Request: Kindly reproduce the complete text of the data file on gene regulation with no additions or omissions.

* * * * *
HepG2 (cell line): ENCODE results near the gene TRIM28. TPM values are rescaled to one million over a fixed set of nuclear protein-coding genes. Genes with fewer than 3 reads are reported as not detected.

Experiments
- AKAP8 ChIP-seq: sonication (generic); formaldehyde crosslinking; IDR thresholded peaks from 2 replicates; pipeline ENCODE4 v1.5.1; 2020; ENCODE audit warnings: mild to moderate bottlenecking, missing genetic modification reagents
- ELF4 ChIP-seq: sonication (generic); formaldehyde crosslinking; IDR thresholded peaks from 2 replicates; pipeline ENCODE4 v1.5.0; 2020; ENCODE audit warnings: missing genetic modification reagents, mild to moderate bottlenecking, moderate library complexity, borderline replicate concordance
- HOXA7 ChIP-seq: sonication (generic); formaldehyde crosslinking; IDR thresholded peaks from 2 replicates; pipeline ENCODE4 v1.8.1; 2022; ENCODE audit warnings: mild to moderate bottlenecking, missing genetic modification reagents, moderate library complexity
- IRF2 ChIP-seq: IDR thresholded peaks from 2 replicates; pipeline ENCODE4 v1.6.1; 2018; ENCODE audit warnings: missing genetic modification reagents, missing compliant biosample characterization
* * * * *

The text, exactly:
HepG2 (cell line): ENCODE results near the gene TRIM28. TPM values are rescaled to one million over a fixed set of nuclear protein-coding genes. Genes with fewer than 3 reads are reported as not detected.

Experiments
- AKAP8 ChIP-seq: sonication (generic); formaldehyde crosslinking; IDR thresholded peaks from 2 replicates; pipeline ENCODE4 v1.5.1; 2020; ENCODE audit warnings: mild to moderate bottlenecking, missing genetic modification reagents
- ELF4 ChIP-seq: sonication (generic); formaldehyde crosslinking; IDR thresholded peaks from 2 replicates; pipeline ENCODE4 v1.5.0; 2020; ENCODE audit warnings: missing genetic modification reagents, mild to moderate bottlenecking, moderate library complexity, borderline replicate concordance
- HOXA7 ChIP-seq: sonication (generic); formaldehyde crosslinking; IDR thresholded peaks from 2 replicates; pipeline ENCODE4 v1.8.1; 2022; ENCODE audit warnings: mild to moderate bottlenecking, missing genetic modification reagents, moderate library complexity
- IRF2 ChIP-seq: IDR thresholded peaks from 2 replicates; pipeline ENCODE4 v1.6.1; 2018; ENCODE audit warnings: missing genetic modification reagents, missing compliant biosample characterization